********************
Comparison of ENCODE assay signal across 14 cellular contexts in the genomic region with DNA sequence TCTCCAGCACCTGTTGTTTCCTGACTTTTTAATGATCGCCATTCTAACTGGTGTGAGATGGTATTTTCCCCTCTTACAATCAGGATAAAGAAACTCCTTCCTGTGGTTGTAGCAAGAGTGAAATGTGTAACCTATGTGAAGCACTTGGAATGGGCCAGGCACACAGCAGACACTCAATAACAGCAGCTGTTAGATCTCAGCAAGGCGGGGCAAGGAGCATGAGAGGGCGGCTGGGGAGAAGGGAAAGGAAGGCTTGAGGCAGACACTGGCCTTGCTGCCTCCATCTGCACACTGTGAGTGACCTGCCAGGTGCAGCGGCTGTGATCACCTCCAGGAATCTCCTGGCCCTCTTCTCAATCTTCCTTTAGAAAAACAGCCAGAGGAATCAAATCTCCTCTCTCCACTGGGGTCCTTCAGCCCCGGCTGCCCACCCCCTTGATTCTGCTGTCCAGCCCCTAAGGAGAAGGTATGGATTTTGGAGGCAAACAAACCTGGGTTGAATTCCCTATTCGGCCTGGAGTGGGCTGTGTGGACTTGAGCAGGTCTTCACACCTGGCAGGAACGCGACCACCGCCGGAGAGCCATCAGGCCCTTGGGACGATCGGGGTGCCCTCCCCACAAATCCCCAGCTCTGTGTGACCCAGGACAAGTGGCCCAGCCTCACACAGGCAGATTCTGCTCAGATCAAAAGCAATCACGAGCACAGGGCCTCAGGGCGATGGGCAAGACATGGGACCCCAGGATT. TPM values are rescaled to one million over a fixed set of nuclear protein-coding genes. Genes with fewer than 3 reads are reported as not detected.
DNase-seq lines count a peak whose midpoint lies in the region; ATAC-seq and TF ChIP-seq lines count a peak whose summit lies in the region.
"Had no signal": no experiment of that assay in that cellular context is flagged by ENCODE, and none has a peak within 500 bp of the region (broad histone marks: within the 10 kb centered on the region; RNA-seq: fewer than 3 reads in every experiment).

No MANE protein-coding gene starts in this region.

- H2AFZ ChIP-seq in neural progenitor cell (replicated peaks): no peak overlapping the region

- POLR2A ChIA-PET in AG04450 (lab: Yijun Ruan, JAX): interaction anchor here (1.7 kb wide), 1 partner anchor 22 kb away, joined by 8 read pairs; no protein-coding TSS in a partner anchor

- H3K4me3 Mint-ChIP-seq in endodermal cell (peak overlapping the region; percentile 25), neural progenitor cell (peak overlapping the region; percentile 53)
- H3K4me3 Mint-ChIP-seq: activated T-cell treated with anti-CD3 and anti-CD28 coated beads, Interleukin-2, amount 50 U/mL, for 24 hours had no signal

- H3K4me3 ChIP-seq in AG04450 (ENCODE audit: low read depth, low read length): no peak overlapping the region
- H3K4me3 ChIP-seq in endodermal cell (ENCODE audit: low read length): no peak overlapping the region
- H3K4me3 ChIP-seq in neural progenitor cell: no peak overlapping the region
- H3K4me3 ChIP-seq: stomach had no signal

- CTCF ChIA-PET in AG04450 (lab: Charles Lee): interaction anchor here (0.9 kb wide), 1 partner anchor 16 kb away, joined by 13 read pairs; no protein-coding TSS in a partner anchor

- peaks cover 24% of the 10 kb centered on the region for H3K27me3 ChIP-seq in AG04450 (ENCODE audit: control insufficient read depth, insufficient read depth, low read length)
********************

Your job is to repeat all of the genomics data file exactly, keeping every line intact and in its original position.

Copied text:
Comparison of ENCODE assay signal across 14 cellular contexts in the genomic region with DNA sequence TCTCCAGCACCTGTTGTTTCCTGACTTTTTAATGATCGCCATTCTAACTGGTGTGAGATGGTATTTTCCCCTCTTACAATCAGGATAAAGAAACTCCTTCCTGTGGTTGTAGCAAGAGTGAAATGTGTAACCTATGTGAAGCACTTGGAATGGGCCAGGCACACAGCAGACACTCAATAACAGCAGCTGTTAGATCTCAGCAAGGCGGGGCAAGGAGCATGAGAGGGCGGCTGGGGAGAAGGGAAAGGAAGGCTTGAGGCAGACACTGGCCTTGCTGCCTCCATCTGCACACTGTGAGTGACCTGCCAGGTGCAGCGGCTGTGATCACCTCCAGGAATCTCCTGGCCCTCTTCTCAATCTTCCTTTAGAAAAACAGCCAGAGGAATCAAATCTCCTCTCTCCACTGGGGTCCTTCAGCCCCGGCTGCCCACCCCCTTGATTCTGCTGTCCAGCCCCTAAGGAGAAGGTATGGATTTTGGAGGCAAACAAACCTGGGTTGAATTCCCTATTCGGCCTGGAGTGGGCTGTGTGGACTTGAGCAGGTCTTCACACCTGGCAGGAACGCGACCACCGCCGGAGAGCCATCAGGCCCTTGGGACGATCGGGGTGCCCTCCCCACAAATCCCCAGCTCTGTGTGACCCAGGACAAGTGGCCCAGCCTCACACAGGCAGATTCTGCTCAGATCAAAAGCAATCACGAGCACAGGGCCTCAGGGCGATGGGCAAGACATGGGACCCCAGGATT. TPM values are rescaled to one million over a fixed set of nuclear protein-coding genes. Genes with fewer than 3 reads are reported as not detected.
DNase-seq lines count a peak whose midpoint lies in the region; ATAC-seq and TF ChIP-seq lines count a peak whose summit lies in the region.
"Had no signal": no experiment of that assay in that cellular context is flagged by ENCODE, and none has a peak within 500 bp of the region (broad histone marks: within the 10 kb centered on the region; RNA-seq: fewer than 3 reads in every experiment).

No MANE protein-coding gene starts in this region.

- H2AFZ ChIP-seq in neural progenitor cell (replicated peaks): no peak overlapping the region

- POLR2A ChIA-PET in AG04450 (lab: Yijun Ruan, JAX): interaction anchor here (1.7 kb wide), 1 partner anchor 22 kb away, joined by 8 read pairs; no protein-coding TSS in a partner anchor

- H3K4me3 Mint-ChIP-seq in endodermal cell (peak overlapping the region; percentile 25), neural progenitor cell (peak overlapping the region; percentile 53)
- H3K4me3 Mint-ChIP-seq: activated T-cell treated with anti-CD3 and anti-CD28 coated beads, Interleukin-2, amount 50 U/mL, for 24 hours had no signal

- H3K4me3 ChIP-seq in AG04450 (ENCODE audit: low read depth, low read length): no peak overlapping the region
- H3K4me3 ChIP-seq in endodermal cell (ENCODE audit: low read length): no peak overlapping the region
- H3K4me3 ChIP-seq in neural progenitor cell: no peak overlapping the region
- H3K4me3 ChIP-seq: stomach had no signal

- CTCF ChIA-PET in AG04450 (lab: Charles Lee): interaction anchor here (0.9 kb wide), 1 partner anchor 16 kb away, joined by 13 read pairs; no protein-coding TSS in a partner anchor

- peaks cover 24% of the 10 kb centered on the region for H3K27me3 ChIP-seq in AG04450 (ENCODE audit: control insufficient read depth, insufficient read depth, low read length)